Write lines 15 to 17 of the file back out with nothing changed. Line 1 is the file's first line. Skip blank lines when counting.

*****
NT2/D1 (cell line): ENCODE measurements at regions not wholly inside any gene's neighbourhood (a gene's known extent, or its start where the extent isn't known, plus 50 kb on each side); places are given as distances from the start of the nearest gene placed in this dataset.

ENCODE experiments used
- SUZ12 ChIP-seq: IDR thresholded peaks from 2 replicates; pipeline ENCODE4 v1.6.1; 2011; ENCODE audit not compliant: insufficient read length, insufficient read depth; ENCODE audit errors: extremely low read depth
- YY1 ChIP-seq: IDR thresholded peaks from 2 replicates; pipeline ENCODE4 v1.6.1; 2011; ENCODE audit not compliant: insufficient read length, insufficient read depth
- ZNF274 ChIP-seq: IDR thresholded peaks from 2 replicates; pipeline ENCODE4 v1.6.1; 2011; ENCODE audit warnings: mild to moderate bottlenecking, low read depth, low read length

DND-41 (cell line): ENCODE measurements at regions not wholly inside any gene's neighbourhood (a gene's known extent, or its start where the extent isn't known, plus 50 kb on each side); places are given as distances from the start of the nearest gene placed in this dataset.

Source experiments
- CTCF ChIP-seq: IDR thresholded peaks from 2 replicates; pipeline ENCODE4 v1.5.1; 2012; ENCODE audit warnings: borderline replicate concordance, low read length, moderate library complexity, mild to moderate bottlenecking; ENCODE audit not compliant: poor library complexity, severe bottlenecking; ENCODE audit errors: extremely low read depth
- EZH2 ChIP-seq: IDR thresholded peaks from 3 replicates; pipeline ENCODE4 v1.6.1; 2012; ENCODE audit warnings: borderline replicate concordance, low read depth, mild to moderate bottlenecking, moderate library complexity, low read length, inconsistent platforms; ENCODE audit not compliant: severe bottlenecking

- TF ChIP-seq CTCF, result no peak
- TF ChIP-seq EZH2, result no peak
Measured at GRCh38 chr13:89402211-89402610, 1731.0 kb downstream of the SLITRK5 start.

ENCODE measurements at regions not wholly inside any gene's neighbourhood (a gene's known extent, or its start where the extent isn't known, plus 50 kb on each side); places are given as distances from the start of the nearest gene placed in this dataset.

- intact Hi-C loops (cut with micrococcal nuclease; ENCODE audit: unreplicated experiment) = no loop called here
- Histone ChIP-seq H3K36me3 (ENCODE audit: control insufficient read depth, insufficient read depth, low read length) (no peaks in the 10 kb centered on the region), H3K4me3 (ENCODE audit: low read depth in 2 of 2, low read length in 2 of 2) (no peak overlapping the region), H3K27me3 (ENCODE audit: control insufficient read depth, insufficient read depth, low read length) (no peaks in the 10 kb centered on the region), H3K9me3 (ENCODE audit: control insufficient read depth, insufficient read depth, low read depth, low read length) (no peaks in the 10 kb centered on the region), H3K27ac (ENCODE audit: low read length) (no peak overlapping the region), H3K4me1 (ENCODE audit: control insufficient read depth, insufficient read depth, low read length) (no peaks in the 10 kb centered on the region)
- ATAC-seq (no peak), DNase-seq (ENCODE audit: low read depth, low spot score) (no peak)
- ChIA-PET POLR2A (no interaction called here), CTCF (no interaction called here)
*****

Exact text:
- Histone ChIP-seq H3K36me3 (ENCODE audit: control insufficient read depth, insufficient read depth, low read length) (no peaks in the 10 kb centered on the region), H3K4me3 (ENCODE audit: low read depth in 2 of 2, low read length in 2 of 2) (no peak overlapping the region), H3K27me3 (ENCODE audit: control insufficient read depth, insufficient read depth, low read length) (no peaks in the 10 kb centered on the region), H3K9me3 (ENCODE audit: control insufficient read depth, insufficient read depth, low read depth, low read length) (no peaks in the 10 kb centered on the region), H3K27ac (ENCODE audit: low read length) (no peak overlapping the region), H3K4me1 (ENCODE audit: control insufficient read depth, insufficient read depth, low read length) (no peaks in the 10 kb centered on the region)
- ATAC-seq (no peak), DNase-seq (ENCODE audit: low read depth, low spot score) (no peak)
- ChIA-PET POLR2A (no interaction called here), CTCF (no interaction called here)